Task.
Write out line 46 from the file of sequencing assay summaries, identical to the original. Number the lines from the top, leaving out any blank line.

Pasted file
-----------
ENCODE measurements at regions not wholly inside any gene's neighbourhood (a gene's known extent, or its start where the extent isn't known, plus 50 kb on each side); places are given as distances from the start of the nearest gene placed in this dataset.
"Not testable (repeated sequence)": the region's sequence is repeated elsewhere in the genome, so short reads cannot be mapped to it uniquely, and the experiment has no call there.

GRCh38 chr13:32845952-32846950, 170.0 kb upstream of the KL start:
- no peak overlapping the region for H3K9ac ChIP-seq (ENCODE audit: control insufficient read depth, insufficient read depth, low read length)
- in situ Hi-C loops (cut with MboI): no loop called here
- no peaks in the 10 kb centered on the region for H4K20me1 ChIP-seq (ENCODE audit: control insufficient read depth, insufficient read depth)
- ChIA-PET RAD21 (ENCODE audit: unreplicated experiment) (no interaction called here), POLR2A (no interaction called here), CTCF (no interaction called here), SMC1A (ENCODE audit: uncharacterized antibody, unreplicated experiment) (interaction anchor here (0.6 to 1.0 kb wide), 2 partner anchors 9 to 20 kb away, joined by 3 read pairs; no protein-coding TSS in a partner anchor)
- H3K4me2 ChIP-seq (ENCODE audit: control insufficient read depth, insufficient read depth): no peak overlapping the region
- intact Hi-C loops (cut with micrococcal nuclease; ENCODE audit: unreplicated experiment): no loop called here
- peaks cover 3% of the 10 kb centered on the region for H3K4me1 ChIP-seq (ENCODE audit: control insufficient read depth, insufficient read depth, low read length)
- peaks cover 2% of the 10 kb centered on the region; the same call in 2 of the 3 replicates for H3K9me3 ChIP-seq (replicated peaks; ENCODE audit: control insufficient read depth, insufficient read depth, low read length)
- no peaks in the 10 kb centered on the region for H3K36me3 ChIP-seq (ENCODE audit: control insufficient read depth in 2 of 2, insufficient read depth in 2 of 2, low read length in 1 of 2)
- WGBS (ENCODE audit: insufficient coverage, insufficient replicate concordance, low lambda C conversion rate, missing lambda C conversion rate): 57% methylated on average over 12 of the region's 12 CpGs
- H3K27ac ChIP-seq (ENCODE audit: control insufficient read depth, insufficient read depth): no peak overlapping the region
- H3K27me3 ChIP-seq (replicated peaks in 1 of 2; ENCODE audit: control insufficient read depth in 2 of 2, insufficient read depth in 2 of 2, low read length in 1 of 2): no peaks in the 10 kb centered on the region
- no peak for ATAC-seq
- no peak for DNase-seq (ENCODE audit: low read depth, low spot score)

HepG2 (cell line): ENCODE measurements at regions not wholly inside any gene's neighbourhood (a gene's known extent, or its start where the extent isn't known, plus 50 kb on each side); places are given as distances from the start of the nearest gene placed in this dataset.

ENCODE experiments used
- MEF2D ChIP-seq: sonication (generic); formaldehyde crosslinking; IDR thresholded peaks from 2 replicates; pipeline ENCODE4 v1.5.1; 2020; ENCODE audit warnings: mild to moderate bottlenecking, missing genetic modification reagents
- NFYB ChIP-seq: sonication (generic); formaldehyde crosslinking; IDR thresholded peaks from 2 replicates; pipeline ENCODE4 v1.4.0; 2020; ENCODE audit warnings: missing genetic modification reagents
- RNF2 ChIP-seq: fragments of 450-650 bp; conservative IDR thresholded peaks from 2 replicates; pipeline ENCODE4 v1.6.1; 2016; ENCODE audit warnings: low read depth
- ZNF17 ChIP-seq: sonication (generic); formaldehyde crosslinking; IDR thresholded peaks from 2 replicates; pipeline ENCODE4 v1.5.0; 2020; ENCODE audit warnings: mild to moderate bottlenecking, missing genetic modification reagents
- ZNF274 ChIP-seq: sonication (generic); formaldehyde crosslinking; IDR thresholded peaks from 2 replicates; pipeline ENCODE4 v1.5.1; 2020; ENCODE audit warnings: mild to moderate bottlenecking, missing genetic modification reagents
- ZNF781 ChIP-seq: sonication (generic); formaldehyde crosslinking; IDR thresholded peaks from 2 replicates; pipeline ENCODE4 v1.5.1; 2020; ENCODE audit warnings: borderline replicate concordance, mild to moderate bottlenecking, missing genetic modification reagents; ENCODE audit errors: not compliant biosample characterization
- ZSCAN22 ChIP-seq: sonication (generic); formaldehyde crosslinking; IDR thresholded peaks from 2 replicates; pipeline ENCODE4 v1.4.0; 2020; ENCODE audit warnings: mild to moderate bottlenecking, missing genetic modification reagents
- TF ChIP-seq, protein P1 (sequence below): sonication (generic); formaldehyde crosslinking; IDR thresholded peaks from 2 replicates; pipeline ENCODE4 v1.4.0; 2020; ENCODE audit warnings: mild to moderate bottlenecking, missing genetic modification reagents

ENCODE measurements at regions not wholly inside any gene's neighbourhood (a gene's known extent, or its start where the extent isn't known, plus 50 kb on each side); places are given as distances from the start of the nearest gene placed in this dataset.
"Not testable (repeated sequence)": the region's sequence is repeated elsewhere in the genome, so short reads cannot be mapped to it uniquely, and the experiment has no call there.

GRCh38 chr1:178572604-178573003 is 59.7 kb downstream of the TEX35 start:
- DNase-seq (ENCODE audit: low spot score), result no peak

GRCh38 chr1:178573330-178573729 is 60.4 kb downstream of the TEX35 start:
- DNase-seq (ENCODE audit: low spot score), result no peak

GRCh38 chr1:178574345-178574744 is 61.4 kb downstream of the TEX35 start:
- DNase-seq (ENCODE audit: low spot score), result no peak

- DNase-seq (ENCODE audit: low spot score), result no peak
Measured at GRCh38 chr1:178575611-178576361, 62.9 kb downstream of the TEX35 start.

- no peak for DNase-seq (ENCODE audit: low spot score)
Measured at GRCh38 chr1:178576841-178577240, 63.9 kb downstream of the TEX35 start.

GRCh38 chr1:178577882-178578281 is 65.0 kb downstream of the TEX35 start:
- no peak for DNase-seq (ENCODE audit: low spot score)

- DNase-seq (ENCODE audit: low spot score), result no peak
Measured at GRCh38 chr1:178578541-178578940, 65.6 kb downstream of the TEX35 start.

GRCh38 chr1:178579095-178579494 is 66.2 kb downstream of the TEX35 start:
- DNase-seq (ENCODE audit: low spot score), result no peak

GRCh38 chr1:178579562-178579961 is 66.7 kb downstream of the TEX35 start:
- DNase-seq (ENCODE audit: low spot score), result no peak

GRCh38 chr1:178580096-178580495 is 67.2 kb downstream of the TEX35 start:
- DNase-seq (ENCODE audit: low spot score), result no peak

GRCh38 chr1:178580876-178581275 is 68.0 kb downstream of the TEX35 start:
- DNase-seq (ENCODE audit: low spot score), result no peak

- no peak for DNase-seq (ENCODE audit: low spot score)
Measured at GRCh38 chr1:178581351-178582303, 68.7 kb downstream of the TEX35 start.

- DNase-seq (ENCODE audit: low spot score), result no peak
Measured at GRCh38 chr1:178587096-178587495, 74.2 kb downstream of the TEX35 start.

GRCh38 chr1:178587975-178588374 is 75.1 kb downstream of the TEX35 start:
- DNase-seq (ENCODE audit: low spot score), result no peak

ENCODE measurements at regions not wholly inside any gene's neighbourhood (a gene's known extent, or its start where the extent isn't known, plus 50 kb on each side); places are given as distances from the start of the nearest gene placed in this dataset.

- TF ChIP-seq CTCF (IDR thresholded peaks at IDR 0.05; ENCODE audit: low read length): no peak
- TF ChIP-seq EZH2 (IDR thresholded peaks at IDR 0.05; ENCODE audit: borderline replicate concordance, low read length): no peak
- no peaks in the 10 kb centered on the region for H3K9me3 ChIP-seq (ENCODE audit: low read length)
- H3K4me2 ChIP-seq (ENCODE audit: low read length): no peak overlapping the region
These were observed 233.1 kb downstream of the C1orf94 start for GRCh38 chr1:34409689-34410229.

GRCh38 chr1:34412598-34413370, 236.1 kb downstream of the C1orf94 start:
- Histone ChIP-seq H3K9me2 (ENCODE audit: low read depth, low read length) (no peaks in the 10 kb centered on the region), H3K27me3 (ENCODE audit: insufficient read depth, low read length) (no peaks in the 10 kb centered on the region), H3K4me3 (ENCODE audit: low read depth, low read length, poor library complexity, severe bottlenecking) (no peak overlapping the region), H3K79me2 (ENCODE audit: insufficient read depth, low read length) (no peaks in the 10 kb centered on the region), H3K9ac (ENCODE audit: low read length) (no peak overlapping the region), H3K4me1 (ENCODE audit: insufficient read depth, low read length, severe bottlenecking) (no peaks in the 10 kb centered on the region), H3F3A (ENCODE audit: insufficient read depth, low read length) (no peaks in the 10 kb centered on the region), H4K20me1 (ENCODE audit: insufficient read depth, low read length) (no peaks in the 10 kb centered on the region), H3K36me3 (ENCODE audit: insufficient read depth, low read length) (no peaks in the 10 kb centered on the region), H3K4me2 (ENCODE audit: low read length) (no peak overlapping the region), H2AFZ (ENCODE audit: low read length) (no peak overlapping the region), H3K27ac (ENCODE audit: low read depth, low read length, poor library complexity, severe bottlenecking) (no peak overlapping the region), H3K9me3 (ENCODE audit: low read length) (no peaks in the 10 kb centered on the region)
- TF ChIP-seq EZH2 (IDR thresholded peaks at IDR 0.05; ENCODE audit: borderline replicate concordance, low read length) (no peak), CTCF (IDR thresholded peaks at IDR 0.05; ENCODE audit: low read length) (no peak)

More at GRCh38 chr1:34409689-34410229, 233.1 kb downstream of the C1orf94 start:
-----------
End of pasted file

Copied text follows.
GRCh38 chr1:178579562-178579961 is 66.7 kb downstream of the TEX35 start: